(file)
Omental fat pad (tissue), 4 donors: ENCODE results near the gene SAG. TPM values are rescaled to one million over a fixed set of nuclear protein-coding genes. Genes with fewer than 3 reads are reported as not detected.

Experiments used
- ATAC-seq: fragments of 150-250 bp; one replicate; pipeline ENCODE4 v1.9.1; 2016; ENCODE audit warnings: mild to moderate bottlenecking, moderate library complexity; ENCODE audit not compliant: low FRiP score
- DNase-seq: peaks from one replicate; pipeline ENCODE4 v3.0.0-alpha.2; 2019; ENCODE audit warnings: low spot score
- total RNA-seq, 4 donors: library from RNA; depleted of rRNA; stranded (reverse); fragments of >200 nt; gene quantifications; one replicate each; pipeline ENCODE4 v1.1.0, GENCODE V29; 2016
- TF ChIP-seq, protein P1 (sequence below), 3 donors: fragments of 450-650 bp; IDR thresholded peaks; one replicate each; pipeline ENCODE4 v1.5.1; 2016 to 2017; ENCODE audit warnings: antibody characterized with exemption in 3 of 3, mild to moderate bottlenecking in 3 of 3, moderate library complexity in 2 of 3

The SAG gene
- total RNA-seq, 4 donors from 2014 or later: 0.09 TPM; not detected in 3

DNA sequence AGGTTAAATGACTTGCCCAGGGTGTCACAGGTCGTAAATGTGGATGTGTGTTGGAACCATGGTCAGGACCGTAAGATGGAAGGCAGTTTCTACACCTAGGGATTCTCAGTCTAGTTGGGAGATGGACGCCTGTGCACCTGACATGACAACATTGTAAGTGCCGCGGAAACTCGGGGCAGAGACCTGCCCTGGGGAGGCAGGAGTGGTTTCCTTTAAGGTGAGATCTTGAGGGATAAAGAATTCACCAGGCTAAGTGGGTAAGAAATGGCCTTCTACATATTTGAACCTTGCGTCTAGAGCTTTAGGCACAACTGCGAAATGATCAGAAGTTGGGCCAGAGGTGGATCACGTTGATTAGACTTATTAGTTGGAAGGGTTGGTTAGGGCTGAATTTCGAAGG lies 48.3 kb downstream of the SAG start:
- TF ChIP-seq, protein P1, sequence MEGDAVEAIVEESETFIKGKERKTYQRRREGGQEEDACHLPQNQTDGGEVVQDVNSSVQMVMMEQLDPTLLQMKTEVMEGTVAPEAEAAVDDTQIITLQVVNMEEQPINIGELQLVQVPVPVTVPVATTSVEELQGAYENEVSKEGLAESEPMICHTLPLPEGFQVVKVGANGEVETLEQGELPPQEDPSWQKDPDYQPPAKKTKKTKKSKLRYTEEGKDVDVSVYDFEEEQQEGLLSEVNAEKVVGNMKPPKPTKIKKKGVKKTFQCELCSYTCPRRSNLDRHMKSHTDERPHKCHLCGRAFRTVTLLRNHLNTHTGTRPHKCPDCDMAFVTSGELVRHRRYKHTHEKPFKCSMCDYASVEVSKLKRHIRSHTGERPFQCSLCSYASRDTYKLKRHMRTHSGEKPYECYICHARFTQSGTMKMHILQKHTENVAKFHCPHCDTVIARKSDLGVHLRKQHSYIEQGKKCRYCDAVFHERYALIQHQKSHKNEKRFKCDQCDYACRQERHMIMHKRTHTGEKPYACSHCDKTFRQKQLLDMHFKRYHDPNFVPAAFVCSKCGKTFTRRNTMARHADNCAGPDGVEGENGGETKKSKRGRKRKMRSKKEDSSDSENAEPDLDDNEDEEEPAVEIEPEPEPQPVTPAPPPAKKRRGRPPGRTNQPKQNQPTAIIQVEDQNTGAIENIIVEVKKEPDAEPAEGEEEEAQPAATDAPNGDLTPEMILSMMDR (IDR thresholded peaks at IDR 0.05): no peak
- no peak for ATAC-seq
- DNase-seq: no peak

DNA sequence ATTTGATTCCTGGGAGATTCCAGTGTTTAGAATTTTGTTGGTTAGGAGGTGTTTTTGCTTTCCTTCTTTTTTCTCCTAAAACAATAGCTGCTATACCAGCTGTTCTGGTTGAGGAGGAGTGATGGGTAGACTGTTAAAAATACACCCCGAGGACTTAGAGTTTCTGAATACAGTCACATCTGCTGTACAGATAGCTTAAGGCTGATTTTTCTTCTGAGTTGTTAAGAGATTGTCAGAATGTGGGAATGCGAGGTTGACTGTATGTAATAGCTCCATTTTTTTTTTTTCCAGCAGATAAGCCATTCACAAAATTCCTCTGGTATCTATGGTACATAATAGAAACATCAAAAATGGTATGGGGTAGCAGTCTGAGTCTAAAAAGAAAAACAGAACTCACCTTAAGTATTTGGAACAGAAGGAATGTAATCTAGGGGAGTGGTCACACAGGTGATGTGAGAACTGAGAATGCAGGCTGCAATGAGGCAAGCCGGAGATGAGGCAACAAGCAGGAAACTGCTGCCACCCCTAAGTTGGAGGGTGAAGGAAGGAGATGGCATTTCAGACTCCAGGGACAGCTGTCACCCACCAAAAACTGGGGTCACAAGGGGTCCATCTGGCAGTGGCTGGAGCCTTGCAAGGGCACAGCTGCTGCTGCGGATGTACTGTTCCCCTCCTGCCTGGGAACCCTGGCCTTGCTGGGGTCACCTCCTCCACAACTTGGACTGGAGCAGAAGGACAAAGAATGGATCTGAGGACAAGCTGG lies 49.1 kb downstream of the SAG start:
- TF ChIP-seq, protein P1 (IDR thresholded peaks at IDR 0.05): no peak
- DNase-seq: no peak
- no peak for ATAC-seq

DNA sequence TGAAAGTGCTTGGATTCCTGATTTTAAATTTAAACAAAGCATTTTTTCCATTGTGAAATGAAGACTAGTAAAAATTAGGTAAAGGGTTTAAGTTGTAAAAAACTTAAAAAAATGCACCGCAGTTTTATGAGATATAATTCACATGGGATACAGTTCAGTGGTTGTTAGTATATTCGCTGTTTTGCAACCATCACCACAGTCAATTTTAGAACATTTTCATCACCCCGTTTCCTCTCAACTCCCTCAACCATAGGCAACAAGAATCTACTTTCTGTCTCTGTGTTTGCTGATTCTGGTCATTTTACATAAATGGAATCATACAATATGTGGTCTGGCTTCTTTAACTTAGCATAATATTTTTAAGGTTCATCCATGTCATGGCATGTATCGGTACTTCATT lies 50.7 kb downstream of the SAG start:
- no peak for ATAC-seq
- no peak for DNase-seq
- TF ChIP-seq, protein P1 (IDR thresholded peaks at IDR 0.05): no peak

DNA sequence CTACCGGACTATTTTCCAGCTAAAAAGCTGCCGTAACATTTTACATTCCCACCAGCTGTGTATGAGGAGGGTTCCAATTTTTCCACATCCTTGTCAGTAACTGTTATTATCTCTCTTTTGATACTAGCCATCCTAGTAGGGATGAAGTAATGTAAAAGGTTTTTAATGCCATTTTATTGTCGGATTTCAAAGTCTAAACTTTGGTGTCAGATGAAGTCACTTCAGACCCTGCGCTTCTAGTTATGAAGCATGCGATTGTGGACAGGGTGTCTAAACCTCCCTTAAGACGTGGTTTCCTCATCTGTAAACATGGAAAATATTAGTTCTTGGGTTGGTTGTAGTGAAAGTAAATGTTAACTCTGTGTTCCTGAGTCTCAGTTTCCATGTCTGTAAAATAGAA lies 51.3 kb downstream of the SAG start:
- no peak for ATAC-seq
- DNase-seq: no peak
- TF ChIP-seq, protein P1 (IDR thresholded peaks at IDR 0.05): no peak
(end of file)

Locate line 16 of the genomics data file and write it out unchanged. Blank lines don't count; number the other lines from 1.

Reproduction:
- no peak for ATAC-seq